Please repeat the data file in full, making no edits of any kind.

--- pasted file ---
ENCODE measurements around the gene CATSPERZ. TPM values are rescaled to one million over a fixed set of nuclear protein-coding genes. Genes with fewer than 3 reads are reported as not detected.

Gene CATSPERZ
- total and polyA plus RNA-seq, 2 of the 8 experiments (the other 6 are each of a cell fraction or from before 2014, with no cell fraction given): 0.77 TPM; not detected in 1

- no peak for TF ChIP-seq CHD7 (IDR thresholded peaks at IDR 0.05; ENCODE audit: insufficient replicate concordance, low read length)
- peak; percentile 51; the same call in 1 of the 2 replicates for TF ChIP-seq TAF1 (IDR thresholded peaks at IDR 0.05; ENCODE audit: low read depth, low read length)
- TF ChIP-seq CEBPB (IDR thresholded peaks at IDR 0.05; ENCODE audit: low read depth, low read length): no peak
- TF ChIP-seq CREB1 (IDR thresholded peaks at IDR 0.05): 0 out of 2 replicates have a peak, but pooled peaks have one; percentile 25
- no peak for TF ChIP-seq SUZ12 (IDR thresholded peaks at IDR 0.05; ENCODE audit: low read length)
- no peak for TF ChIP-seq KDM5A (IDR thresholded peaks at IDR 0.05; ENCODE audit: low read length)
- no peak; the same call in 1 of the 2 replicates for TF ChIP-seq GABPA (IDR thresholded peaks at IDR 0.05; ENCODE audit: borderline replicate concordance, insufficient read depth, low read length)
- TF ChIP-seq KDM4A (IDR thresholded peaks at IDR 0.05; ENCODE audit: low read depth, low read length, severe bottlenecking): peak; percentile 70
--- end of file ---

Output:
ENCODE measurements around the gene CATSPERZ. TPM values are rescaled to one million over a fixed set of nuclear protein-coding genes. Genes with fewer than 3 reads are reported as not detected.

Gene CATSPERZ
- total and polyA plus RNA-seq, 2 of the 8 experiments (the other 6 are each of a cell fraction or from before 2014, with no cell fraction given): 0.77 TPM; not detected in 1

- no peak for TF ChIP-seq CHD7 (IDR thresholded peaks at IDR 0.05; ENCODE audit: insufficient replicate concordance, low read length)
- peak; percentile 51; the same call in 1 of the 2 replicates for TF ChIP-seq TAF1 (IDR thresholded peaks at IDR 0.05; ENCODE audit: low read depth, low read length)
- TF ChIP-seq CEBPB (IDR thresholded peaks at IDR 0.05; ENCODE audit: low read depth, low read length): no peak
- TF ChIP-seq CREB1 (IDR thresholded peaks at IDR 0.05): 0 out of 2 replicates have a peak, but pooled peaks have one; percentile 25
- no peak for TF ChIP-seq SUZ12 (IDR thresholded peaks at IDR 0.05; ENCODE audit: low read length)
- no peak for TF ChIP-seq KDM5A (IDR thresholded peaks at IDR 0.05; ENCODE audit: low read length)
- no peak; the same call in 1 of the 2 replicates for TF ChIP-seq GABPA (IDR thresholded peaks at IDR 0.05; ENCODE audit: borderline replicate concordance, insufficient read depth, low read length)
- TF ChIP-seq KDM4A (IDR thresholded peaks at IDR 0.05; ENCODE audit: low read depth, low read length, severe bottlenecking): peak; percentile 70